‘You can do this, Ed, after all, it can’t get any worse like last time… when you broke a load of ribs…’
I muttered to myself as I tried to psych myself up, my knuckles whitening on the handlebars of my mountain bike. My breathing quickened as I craned my neck to test out the straps of the helmet on my head. I could feel beads of sweat form under my arms and I again muttered to myself that I was glad I was wearing another t-shirt underneath so no one could see how unbelievably nervous I was.
It was now or never.
I took another peek, shaking, down the SallowVallets Hill and I just had to suppress a disbelieving laugh.
Down this innocent looking steep hill, there are a range of trails with berms, rock steps and other features of all sizes and forms. Immediately, I had a flash of that fateful day in Finland when I found myself in a serious accident three years ago where I rode off a six-foot ledge at the end of a VERY steep hill, without a helmet may I add, and landed on a road front tyre first before being catapulted off to land on a side of a kerb thus crushing quite a few of my ribs in the process. Oh, and the darn bike landed on me as well. The bike annoyingly still worked afterwards whereas I was just broken.
See more: When I broke my ribs in Finland
Well, I’ve got my helmet on this time.
So, as my biking group started to push themselves off the summit of the hill we spent nearly two hours of pedalling up through beautiful trail sceneries of the Forest of the Dean (found on the border of Wales in Gloucestershire) with expert tour guides with PedalABikeAway, I nearly jumped off my bike and about to refuse to go down this hill. It’s one minute fast ride down the hill. So, in my panicking head, two hours uphill cycling and one minute ride downhill means a really fast experience that will surely get my adrenaline spiking to never seen before proportions. It just didn’t make sense.
Isn’t what this I signed up for?
Those two words would have broken me out in a cold sweat in the last three years. So, why did I decide to do this?
Face my fear.
I often pride myself for my fearlessness. Ask my aunties. Every time they see me doing a challenge, whether that’s bungy jumping, throwing myself out of a plane at 15,000 feet, dangling off a rock at great heights to get that great selfie or zip-lining over a kilometre over a valley at 888m high, they complain furiously to my Mum, who would shrug her shoulders and say that’s how I am. (You wouldn’t believe what they said about my caving experience in the Forest of the Dean later on)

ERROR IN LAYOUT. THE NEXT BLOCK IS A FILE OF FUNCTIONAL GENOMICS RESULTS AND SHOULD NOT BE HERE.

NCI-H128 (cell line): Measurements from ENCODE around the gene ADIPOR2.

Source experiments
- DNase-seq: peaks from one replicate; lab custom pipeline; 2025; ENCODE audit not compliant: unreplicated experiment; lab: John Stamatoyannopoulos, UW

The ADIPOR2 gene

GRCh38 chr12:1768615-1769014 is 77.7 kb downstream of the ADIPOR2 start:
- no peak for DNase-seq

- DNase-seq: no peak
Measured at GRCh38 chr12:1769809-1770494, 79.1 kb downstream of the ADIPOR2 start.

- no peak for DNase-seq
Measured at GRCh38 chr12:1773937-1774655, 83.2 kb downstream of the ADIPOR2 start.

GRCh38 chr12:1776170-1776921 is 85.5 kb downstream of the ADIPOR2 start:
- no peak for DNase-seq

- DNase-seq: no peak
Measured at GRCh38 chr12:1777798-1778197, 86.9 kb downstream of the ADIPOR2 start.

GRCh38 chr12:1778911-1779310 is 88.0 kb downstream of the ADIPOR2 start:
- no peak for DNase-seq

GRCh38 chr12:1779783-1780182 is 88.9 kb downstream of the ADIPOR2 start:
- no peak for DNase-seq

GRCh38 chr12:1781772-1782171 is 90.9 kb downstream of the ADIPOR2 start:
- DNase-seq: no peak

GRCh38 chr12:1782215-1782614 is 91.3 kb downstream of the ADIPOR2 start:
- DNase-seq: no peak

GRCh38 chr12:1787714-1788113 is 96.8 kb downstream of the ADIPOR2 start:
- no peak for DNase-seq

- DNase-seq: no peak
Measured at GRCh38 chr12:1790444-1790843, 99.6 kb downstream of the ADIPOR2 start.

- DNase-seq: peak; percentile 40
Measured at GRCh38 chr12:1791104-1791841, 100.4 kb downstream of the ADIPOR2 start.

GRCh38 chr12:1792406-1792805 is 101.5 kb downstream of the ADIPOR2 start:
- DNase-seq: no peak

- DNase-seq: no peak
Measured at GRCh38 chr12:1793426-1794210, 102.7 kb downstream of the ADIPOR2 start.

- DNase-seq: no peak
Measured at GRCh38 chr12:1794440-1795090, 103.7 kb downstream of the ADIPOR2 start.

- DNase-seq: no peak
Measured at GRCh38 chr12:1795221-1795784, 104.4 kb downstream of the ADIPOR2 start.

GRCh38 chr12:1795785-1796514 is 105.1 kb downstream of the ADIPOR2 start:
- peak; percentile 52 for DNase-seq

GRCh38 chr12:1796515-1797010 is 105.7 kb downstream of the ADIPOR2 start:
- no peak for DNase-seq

But getting back on a bike and ride down a trail, off-road, down the side of a steep hill, that has twists and turns, trail bumps and no barriers to rest against? That was one of my biggest fears.
So, I’m damned if I ever let myself a fear stop what ever I do.
Come on, where better than to face it head on than in a hidden adventure destination in the UK that is the Forest of the Dean?
Let’s do this.
Remembering the techniques shown to me my the PedalABikeAway guides, lowering my saddle, standing up on my pedals, I edged slowly to the tipping off before I shot down.
This is it.
I’m going to do this.
Adrenaline coursed through my body and my worries dissipated away as I became truly focussed.
Screw you, fear. You’re gone.
Then I pushed off.
Honestly, I don’t remember much about the ride down. That’s why i had my trusty GoPro with me to record every moment. I had it mounted on my shoulder so you can see my expression as I sped down. (It’s pretty hilarious, but I do watch this back with my hands on either side of my face in horror at the attempt I just did.)
But I do remember is that my fear returned halfway down when a rock bump dislodged me from my saddle up into the air, my hands frozen with shock as it flew from my handlebars. It seemed like an eternity but it was in fact a second, then I landed back on, wobbling the bike. I had to stop for a breather for a quick second. (That’s when the GoPro video turned itself to the side.)
But the main thing is that when one of the guides came over to check I was okay and give me encouragement, I felt so much more motivated to get back on the bike and finish the course.
So, why wasn’t I screaming with joy when I got down to the bottom and instead just carried on with a nonchalant look as you can see in the video?
Well, you didn’t see what was going on inside of me while we pedaled back to the site.
‘WHAT THE HELL DID I JUST DO?! WHY DON’T I HAVE BROKEN RIBS?! DID I JUST COMPLETE THIS?! OH WOW, THAT WAS IMMENSE! AMAZING! COULD I DO IT AGAIN? HELL, YES!’
It wasn’t until when we actually sat down for lunch (more on that later) when I realised that I actually did face my biggest fear. I stopped over-analysing, sat back in my chair, and felt a huge grin just plaster over my face.
I knew I could do it again.
I no longer had to be afraid.
I can feel invincible again.
I can be me, again… finally.
And that’s why, this would be the beginning of a journey of self-discovery with adventure, outdoors and community spirit in the Forest of the Dean and Wye Valley. And I want to share that with you.
With me, you’re in for a ride…
I just want to say a huge big thank you to everyone at PedalABikeAway for giving me the encouragement and much-needed support to get me back mountain biking again after three long years of walking wilderness. You can find out more about them and discover your love for mountain biking in one of the best spots of the UK here:
Can’t wait until the next instalment of my Forest of the Dean/Wye adventures in the UK? Why not follow this hashtag – #DeanWyeBloggers on any social media channel and discover what we actually got up.
This article has been produced as part of a blogging series in partnership with the DeanWye Tourism Board.